TIGARD -- Tigard Police Chief Bill Dickinson wanted to find another way to stop the string of robberies hitting strip malls on Oregon 99W and Washington Square Mall when patrolling officers left to chase 9-1-1 calls all over the city.
Dickinson came up with a unique solution: create a crime unit that would patrol only the business districts, and fund it by increasing the business tax. That way, businesses seeing more police presence would be the ones paying for it.
More than half of Tigard's 2,098 major crimes in 2006 occurred in the city's commercial and industrial areas, Dickinson said.
On Tuesday, the Tigard City Council agreed to move forward to increase the business tax to pay for the $350,000 crime unit, which would have two officers and a supervisor. They will vote on the proposal in August.
Tigard's solution --a targeted tax --is a unique way to deal with crime-busting, said Andy Shaw, government relations associate for the League of Oregon Cities. Business taxes typically go toward a general fund that pay for programs and hiring new employees.
"Not many cities have business license taxes that are then targeted toward one specific program," Shaw said.
Downtown Portland property owners pay a fee that goes toward hiring security officers as part of the Clean & Safe program of the Portland Business Alliance, but this program is separate from the city's business license tax.
In addition to patrolling Oregon 99W, Washington Square mall and the big-box stores in an area called Tigard Triangle, Tigard's commercial crimes unit will also work with individual businesses on crime prevention, Dickinson said.
"This is a fee for a service," said Mayor Craig Dirksen.
The proposed business tax increase is based on size. Larger businesses with more than 51 employees would see an increase from $220 to $725. Businesses with 11 to 50 employees would see an increase from $110 to $525.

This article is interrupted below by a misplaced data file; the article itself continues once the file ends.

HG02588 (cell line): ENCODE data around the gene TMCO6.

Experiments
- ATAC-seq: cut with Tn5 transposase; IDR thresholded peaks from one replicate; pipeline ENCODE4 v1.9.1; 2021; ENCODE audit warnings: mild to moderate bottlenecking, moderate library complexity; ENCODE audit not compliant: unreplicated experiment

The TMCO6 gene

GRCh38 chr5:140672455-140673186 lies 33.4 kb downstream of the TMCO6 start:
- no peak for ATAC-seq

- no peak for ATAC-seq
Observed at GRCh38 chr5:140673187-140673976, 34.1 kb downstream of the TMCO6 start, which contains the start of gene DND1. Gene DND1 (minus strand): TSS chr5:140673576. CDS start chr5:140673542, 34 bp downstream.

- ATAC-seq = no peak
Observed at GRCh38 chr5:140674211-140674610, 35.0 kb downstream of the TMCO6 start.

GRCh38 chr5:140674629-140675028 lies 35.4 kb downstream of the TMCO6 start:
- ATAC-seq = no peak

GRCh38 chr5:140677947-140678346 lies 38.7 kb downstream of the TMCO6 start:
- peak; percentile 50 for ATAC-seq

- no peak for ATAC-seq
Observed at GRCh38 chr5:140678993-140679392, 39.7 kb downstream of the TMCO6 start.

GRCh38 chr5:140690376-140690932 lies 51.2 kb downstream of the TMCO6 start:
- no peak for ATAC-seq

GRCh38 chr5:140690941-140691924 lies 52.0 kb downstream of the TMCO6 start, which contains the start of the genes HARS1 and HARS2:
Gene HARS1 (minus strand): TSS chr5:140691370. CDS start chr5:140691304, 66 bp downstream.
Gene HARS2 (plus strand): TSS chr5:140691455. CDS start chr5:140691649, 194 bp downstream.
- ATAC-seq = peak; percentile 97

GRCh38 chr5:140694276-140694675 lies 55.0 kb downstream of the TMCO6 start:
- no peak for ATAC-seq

Council members wanted to minimize the impact to businesses with fewer than 10 employees that currently pay $55. That will increase to between $75 and $325 a year.
Most business owners Dickenson talked to said the tax was a "no-brainer." The Tigard Chamber of Commerce and managers from Washington Square Mall supported the tax, he said.
Kathleen Briceno, owner of Basic Apparel Works on Oregon 99W, said the extra $20 she will pay would be difficult for new businesses such as hers. But it is "probably worth it if it helps bring crime down." Briceno said she was one of the victims in a string of armed robberies along the highway in December.
Steve Roos, general manager of Russ Chevrolet of Tigard on Oregon 99W, said the extra $505 that his 57-employee company would pay would not make a big impact.
"I don't think any business owner is interested in paying more for taxes," Roos said, "but if there was a problem and there's a need to solve the problem, I think it's a good thing."
Copyright 2005 LexisNexis, a division of Reed Elsevier Inc. All rights reserved.